In fact, with the exponential growth occurring in the space industry there has already been a call echoing the ideals of the Outer Space Treaty and the global public interest from one of the least likely States, China. The reason why China seems like the least likely candidate to call for international cooperation in the space regime is that China, with its own contemporary manned space program, is not a partner of the International Space Station (which in itself is seen as a concrete example of international cooperation). However, according to the director of China’s Astronaut Research and Training Center, Deng Yibing, China has been pushing for international cooperation in a manned space program under the principles of mutual respect, equality, mutual benefit, transparency, and openness. As mentioned in this section, there are specific articles in the Outer Space Treaty that address these exact principles that China is calling for. If China and other States truly seek international cooperation, than it is worth it for these actors to re-visit the Outer Space Treaty in order to establish a true global public interest paradigm.
III. Planetary Resources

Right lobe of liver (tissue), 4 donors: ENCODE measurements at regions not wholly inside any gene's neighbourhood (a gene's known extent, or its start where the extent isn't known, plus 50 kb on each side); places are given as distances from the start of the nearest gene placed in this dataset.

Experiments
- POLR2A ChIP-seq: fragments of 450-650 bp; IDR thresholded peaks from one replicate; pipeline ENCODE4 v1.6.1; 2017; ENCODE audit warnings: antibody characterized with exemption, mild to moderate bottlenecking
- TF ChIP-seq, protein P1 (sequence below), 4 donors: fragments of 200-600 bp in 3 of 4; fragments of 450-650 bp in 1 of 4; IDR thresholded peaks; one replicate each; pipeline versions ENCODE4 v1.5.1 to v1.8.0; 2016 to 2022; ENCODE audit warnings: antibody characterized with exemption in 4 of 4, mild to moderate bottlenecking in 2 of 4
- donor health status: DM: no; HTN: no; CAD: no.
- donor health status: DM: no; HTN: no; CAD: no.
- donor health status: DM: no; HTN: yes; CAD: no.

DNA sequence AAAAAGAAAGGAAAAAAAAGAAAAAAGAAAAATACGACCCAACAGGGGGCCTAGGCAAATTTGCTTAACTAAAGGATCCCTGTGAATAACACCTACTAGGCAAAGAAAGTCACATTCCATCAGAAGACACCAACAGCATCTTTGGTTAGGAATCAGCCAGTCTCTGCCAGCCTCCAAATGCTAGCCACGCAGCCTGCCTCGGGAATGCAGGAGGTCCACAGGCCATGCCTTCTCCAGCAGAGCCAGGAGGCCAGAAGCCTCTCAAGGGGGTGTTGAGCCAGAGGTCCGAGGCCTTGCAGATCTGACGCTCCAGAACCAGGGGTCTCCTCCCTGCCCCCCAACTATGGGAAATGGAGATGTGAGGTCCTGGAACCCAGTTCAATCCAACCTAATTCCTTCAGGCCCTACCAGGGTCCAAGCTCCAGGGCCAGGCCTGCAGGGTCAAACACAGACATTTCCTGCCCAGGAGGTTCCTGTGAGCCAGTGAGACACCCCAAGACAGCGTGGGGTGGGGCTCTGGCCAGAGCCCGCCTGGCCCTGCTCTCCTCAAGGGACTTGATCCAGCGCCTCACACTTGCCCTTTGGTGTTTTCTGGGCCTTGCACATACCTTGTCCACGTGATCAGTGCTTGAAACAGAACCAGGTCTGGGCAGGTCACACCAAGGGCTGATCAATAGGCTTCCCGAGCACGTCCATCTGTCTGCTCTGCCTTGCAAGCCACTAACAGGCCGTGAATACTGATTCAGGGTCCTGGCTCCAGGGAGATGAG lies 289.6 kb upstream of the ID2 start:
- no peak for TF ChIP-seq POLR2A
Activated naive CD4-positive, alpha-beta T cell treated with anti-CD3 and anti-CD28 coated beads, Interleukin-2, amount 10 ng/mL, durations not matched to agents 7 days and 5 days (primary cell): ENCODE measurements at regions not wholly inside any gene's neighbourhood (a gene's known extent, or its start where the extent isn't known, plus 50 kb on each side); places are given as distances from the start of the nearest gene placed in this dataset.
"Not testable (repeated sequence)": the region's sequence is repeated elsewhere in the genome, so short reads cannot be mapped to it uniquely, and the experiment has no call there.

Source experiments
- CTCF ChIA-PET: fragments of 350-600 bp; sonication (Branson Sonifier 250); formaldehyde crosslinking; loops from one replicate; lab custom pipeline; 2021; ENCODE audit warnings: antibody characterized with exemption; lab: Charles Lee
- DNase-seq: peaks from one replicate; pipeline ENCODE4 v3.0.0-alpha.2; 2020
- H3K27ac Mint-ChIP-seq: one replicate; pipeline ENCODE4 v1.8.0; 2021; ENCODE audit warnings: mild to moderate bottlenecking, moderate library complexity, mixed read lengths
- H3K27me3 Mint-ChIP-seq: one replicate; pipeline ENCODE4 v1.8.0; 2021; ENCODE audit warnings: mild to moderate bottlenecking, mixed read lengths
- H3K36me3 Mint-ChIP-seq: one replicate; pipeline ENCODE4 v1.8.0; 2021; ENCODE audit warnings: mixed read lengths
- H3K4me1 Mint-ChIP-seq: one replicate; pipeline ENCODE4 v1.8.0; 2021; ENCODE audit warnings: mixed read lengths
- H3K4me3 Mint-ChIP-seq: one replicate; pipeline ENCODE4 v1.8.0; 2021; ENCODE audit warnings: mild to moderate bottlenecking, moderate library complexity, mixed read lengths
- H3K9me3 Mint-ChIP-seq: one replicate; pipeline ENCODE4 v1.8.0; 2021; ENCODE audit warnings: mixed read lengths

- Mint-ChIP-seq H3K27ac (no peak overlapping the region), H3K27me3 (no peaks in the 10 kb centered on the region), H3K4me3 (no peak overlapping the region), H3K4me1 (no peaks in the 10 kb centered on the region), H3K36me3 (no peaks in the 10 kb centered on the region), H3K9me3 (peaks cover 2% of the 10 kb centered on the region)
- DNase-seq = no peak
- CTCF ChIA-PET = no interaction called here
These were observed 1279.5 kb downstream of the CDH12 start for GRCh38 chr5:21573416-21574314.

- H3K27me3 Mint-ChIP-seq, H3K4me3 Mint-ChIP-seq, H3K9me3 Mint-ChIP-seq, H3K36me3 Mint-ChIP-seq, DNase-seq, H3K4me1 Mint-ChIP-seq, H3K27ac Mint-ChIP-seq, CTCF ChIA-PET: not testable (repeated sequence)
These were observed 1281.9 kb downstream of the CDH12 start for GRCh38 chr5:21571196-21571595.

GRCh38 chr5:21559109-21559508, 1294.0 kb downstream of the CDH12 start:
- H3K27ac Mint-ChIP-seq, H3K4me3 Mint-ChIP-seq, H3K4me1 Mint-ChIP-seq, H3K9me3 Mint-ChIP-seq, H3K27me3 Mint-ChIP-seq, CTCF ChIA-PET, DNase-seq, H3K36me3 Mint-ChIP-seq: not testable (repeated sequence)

This article will now focus special attention on the asteroid mining company Planetary Resources and its vision of bringing the natural resources of space within humanity’s influence, and how the broad framework of the Outer Space Treaty must be applied to make sure the extraction of the raw resources are equitably distributed to take into account the interests of all States, even though it is a private company. Co-founded by Eric Anderson and Peter H. Diamindis, with investors including James Cameron and Google CEO Larry Page, Planetary Resources’ mission is to develop low-cost robotic spacecrafts to explore resource-rich asteroids and develop the most efficient capabilities to deliver these resources directly to both space-based and terrestrial customers. To put this in perspective, not only are there about 1,500 asteroids that are as easy to get to as the surface of the moon, but a single 500-meter platinum rich asteroids contains about 174 times the yearly world output of platinum. Furthermore, a single water-rich 500 meter wide asteroid contains 80 times more water than the largest supertanker can contain and, if converted to rocket propellant, more than 200 times the rocket fuel required to launch all the rockets ever launched in history. Due to the near-infinite amount of metals and minerals located in space, Planetary Resources is looking to redefine our view of natural resources. Rightfully so, because not only is Planetary Resources constantly receiving support from high-profile investors, but some have projected that their activities of extracting raw materials from non-earth resources will add trillions of dollars to the global GDP.